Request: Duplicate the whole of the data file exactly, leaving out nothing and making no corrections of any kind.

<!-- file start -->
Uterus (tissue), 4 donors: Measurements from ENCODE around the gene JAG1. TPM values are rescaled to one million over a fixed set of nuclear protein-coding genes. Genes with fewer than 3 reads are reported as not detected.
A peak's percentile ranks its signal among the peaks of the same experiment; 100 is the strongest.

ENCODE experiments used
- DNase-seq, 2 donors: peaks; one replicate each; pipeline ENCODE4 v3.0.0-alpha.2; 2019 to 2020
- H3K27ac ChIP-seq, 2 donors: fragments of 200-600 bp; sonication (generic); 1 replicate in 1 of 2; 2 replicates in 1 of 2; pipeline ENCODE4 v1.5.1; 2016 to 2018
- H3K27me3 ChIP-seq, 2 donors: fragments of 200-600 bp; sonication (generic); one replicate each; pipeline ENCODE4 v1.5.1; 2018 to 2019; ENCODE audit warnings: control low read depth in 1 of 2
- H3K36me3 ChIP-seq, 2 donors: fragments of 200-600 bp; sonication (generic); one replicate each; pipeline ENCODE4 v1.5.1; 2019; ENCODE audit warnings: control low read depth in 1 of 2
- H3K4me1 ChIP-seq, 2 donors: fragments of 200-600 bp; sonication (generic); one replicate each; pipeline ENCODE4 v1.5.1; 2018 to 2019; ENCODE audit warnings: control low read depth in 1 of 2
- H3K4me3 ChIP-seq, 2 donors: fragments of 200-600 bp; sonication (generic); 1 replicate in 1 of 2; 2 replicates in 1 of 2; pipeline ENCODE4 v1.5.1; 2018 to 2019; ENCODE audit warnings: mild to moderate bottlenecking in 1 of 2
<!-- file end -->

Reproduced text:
Uterus (tissue), 4 donors: Measurements from ENCODE around the gene JAG1. TPM values are rescaled to one million over a fixed set of nuclear protein-coding genes. Genes with fewer than 3 reads are reported as not detected.
A peak's percentile ranks its signal among the peaks of the same experiment; 100 is the strongest.

ENCODE experiments used
- DNase-seq, 2 donors: peaks; one replicate each; pipeline ENCODE4 v3.0.0-alpha.2; 2019 to 2020
- H3K27ac ChIP-seq, 2 donors: fragments of 200-600 bp; sonication (generic); 1 replicate in 1 of 2; 2 replicates in 1 of 2; pipeline ENCODE4 v1.5.1; 2016 to 2018
- H3K27me3 ChIP-seq, 2 donors: fragments of 200-600 bp; sonication (generic); one replicate each; pipeline ENCODE4 v1.5.1; 2018 to 2019; ENCODE audit warnings: control low read depth in 1 of 2
- H3K36me3 ChIP-seq, 2 donors: fragments of 200-600 bp; sonication (generic); one replicate each; pipeline ENCODE4 v1.5.1; 2019; ENCODE audit warnings: control low read depth in 1 of 2
- H3K4me1 ChIP-seq, 2 donors: fragments of 200-600 bp; sonication (generic); one replicate each; pipeline ENCODE4 v1.5.1; 2018 to 2019; ENCODE audit warnings: control low read depth in 1 of 2
- H3K4me3 ChIP-seq, 2 donors: fragments of 200-600 bp; sonication (generic); 1 replicate in 1 of 2; 2 replicates in 1 of 2; pipeline ENCODE4 v1.5.1; 2018 to 2019; ENCODE audit warnings: mild to moderate bottlenecking in 1 of 2